Self-management programs have been widely reported to help patients manage symptoms and contain utilization of health care resources for several chronic conditions, but to date no systematic review across multiple chronic diseases has been reported. We evaluated the efficacy of patient self-management educational programs for chronic diseases and critically reviewed their methodology. We searched MEDLINE and HealthSTAR for the period January 1, 1964, through January 31, 1999, then hand searched the reference section of each article for other relevant publications. We included studies if a self-management education intervention for a chronic disease was reported, a concurrent control group was included, and clinical outcomes were evaluated. Two authors reviewed each study and extracted the data on clinical outcomes. We included 71 trials of self-management education. Trial methods varied substantially and were suboptimal. Diabetic patients involved with self-management education programs demonstrated reductions in glycosylated hemoglobin levels (summary effect size, 0.45; 95% confidence interval [CI], 0.17-0.74); diabetic patients had improvement in systolic blood pressure (summary effect size, 0.20; 95% CI, 0.01-0.39); and asthmatic patients experienced fewer attacks (log rate ratio, 0.59; 95% CI, 0.35-0.83). Although we found a trend toward a small benefit, arthritis self-management education programs were not associated with statistically significant effects. Evidence of publication bias existed. Self-management education programs resulted in small to moderate effects for selected chronic diseases. In light of evidence of publication bias, further trials that adhere to a standard methodology would help clarify whether self-management education is worthwhile.
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              A review and synthesis of research evidence for self-efficacy-enhancing interventions for reducing chronic disability: implications for health education practice (part II).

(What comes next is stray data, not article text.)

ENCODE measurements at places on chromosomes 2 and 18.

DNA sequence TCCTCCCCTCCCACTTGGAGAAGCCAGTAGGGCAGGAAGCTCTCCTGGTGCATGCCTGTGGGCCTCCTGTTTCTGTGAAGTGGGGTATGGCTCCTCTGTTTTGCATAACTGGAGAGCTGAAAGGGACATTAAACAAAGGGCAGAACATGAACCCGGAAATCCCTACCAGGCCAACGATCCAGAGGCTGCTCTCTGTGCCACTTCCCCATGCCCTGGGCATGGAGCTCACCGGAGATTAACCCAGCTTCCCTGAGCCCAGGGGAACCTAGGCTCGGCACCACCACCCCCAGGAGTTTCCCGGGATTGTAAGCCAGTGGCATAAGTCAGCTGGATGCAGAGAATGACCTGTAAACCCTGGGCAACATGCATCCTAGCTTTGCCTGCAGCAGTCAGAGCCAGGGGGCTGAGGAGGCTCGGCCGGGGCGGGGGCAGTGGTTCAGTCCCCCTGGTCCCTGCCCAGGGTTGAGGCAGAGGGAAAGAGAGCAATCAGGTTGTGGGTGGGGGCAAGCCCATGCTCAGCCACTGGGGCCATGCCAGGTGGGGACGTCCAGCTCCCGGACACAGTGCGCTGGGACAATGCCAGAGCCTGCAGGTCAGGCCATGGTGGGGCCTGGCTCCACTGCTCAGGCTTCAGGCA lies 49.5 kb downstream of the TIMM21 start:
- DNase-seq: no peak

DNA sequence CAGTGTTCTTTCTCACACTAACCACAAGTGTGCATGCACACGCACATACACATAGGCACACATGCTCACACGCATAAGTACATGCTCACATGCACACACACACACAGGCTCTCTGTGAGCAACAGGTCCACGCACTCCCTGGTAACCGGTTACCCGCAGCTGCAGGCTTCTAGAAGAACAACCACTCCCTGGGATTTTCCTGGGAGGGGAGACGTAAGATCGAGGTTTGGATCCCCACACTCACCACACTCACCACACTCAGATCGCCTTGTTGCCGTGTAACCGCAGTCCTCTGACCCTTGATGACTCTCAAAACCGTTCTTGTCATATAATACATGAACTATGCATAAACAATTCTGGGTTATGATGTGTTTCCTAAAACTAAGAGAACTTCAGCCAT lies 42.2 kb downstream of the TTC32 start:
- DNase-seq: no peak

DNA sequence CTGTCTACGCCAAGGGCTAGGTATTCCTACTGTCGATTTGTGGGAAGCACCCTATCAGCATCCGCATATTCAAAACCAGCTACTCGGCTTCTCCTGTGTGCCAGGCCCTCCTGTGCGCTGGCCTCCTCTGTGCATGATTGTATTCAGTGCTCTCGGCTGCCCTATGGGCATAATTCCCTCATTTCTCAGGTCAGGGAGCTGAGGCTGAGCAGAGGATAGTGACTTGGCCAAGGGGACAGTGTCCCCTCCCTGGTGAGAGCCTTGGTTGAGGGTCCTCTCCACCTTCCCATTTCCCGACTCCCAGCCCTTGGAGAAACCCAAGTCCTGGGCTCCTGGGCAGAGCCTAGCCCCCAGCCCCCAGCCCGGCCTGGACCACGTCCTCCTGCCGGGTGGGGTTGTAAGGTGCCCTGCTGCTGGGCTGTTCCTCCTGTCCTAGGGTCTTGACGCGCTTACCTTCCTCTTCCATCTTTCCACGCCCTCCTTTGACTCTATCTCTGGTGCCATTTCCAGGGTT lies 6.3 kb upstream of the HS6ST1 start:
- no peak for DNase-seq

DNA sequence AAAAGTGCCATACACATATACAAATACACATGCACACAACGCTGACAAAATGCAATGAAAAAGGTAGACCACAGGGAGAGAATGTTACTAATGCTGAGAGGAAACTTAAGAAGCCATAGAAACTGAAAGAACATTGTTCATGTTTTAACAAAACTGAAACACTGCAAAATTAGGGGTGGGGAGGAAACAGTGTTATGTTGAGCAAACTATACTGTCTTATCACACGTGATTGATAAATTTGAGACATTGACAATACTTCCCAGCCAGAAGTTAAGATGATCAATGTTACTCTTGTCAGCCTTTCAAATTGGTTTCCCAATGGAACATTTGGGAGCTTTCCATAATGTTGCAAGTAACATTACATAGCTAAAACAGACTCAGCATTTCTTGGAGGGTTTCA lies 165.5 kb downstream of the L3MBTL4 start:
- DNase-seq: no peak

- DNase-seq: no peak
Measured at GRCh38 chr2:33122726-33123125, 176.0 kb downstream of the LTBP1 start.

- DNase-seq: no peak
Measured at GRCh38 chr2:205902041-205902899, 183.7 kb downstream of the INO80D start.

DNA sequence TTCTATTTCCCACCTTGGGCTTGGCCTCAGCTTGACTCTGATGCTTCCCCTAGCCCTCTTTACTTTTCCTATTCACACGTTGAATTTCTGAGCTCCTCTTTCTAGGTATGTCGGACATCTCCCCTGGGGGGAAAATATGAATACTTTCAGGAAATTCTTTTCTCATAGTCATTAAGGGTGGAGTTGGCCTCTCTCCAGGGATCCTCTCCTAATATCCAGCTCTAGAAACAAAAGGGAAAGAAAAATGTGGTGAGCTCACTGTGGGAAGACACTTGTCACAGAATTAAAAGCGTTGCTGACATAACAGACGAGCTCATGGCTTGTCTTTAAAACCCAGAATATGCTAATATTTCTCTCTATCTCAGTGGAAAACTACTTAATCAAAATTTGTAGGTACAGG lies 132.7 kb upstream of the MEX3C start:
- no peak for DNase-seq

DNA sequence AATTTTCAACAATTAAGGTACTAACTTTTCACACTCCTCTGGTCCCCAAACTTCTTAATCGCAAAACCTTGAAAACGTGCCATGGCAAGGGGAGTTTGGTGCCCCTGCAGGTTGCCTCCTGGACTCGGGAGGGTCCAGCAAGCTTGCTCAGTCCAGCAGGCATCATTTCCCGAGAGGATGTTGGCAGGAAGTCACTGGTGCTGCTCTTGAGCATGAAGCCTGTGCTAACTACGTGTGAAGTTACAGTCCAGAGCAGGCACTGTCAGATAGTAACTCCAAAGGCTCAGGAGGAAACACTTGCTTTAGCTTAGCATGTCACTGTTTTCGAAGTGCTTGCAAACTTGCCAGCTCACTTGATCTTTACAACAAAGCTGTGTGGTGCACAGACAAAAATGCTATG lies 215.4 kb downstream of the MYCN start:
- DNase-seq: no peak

Chronic diseases such as arthritis, diabetes, and heart disease that cause pain, functional impairment, social and emotional dysfunction, and premature loss of wage earnings constitute a challenging problem for American society. In the absence of any effective cure for these frequently progressive conditions, the secondary prevention of complications, which requires a high degree of communication and cooperation between patient and clinician, and improving quality of life and functional capacity through better disease self-management becomes critical and are key objectives of Healthy People 2010. Part I of this two-part article described the common clinical features of chronic disease, the diverse disease management strategies used for alleviating pain and preventing disability, and the role of self-efficacy as a framework for intervention. This companion article identifies and synthesizes the key research evidence for educational interventions designed to enhance individual self-efficacy perceptions and presents implications for improving practices in patient education for chronic diseases.

                Author and article information

                Disabil Rehabil
                Disabil Rehabil
                Disability and Rehabilitation
                Informa UK Ltd.
                February 2014
                24 April 2013
                : 36
                : 4
                : 276-288
                1Bloorview Research Institute, Holland Bloorview Kids Rehabilitation Hospital Toronto, ONCanada
                2Department of Occupational Science and Occupational Therapy, Graduate Department of Rehabilitation Sciences, University of Toronto Toronto, ONCanada
                3Teaching & Learning Institute
                4Centre for Participation and Inclusion, Holland Bloorview Kids Rehabilitation Hospital ONCanada
                Author notes
                Address for correspondence: Sally Lindsay, Bloorview Research Institute, Holland Bloorview Kids Rehabilitation Hospital , Toronto, ON, M4G 1R8, Canada and Department of Occupational Science and Occupational Therapy, Graduate Department of Rehabilitation Sciences, University of Toronto, Toronto, 150 Kilgour Road, ON, M4G 1R8, Canada. E-mail: slindsay@
                © 2014 Informa Healthcare

                This is an open-access article distributed under the terms of the Creative Commons Attribution Noncommercial License which permits any noncommercial use, distribution, and reproduction in any medium, provided the source is credited.


                Health & Social care

                children, disability, adolescents, self-care, self-management